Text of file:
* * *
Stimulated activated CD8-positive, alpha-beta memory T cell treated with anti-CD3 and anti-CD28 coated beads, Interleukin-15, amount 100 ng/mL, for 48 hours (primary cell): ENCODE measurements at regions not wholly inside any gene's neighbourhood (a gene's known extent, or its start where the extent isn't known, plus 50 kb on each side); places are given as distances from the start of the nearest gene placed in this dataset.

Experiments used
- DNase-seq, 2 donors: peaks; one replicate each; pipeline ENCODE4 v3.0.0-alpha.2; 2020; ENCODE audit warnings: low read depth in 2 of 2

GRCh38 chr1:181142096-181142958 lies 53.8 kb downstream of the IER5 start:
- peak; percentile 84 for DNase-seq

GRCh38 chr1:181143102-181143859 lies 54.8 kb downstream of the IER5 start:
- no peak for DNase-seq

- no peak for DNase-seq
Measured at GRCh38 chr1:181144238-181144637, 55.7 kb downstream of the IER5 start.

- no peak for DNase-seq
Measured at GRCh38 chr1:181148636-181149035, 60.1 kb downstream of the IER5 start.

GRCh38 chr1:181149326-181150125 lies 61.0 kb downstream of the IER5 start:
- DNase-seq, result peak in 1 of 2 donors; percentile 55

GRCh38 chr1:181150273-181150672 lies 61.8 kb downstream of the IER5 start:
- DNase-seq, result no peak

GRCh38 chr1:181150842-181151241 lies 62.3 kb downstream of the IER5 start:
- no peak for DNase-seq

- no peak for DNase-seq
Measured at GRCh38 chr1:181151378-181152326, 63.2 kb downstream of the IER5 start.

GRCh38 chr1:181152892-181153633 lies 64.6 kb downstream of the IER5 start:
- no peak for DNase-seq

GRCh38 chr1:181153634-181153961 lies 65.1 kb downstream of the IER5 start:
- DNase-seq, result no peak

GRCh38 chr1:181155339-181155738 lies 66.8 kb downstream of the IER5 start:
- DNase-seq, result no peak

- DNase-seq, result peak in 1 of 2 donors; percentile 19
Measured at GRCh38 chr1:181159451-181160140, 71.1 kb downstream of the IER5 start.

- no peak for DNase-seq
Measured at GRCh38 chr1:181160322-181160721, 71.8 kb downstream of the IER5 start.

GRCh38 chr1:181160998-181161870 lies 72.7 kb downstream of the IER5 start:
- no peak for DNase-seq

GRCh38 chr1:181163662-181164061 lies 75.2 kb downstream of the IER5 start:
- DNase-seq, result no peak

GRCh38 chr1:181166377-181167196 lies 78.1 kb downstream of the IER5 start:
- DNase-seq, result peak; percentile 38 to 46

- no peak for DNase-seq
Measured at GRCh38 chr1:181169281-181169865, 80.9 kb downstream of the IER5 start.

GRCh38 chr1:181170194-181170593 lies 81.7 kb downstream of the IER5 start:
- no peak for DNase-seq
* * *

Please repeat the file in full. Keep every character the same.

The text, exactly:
Stimulated activated CD8-positive, alpha-beta memory T cell treated with anti-CD3 and anti-CD28 coated beads, Interleukin-15, amount 100 ng/mL, for 48 hours (primary cell): ENCODE measurements at regions not wholly inside any gene's neighbourhood (a gene's known extent, or its start where the extent isn't known, plus 50 kb on each side); places are given as distances from the start of the nearest gene placed in this dataset.

Experiments used
- DNase-seq, 2 donors: peaks; one replicate each; pipeline ENCODE4 v3.0.0-alpha.2; 2020; ENCODE audit warnings: low read depth in 2 of 2

GRCh38 chr1:181142096-181142958 lies 53.8 kb downstream of the IER5 start:
- peak; percentile 84 for DNase-seq

GRCh38 chr1:181143102-181143859 lies 54.8 kb downstream of the IER5 start:
- no peak for DNase-seq

- no peak for DNase-seq
Measured at GRCh38 chr1:181144238-181144637, 55.7 kb downstream of the IER5 start.

- no peak for DNase-seq
Measured at GRCh38 chr1:181148636-181149035, 60.1 kb downstream of the IER5 start.

GRCh38 chr1:181149326-181150125 lies 61.0 kb downstream of the IER5 start:
- DNase-seq, result peak in 1 of 2 donors; percentile 55

GRCh38 chr1:181150273-181150672 lies 61.8 kb downstream of the IER5 start:
- DNase-seq, result no peak

GRCh38 chr1:181150842-181151241 lies 62.3 kb downstream of the IER5 start:
- no peak for DNase-seq

- no peak for DNase-seq
Measured at GRCh38 chr1:181151378-181152326, 63.2 kb downstream of the IER5 start.

GRCh38 chr1:181152892-181153633 lies 64.6 kb downstream of the IER5 start:
- no peak for DNase-seq

GRCh38 chr1:181153634-181153961 lies 65.1 kb downstream of the IER5 start:
- DNase-seq, result no peak

GRCh38 chr1:181155339-181155738 lies 66.8 kb downstream of the IER5 start:
- DNase-seq, result no peak

- DNase-seq, result peak in 1 of 2 donors; percentile 19
Measured at GRCh38 chr1:181159451-181160140, 71.1 kb downstream of the IER5 start.

- no peak for DNase-seq
Measured at GRCh38 chr1:181160322-181160721, 71.8 kb downstream of the IER5 start.

GRCh38 chr1:181160998-181161870 lies 72.7 kb downstream of the IER5 start:
- no peak for DNase-seq

GRCh38 chr1:181163662-181164061 lies 75.2 kb downstream of the IER5 start:
- DNase-seq, result no peak

GRCh38 chr1:181166377-181167196 lies 78.1 kb downstream of the IER5 start:
- DNase-seq, result peak; percentile 38 to 46

- no peak for DNase-seq
Measured at GRCh38 chr1:181169281-181169865, 80.9 kb downstream of the IER5 start.

GRCh38 chr1:181170194-181170593 lies 81.7 kb downstream of the IER5 start:
- no peak for DNase-seq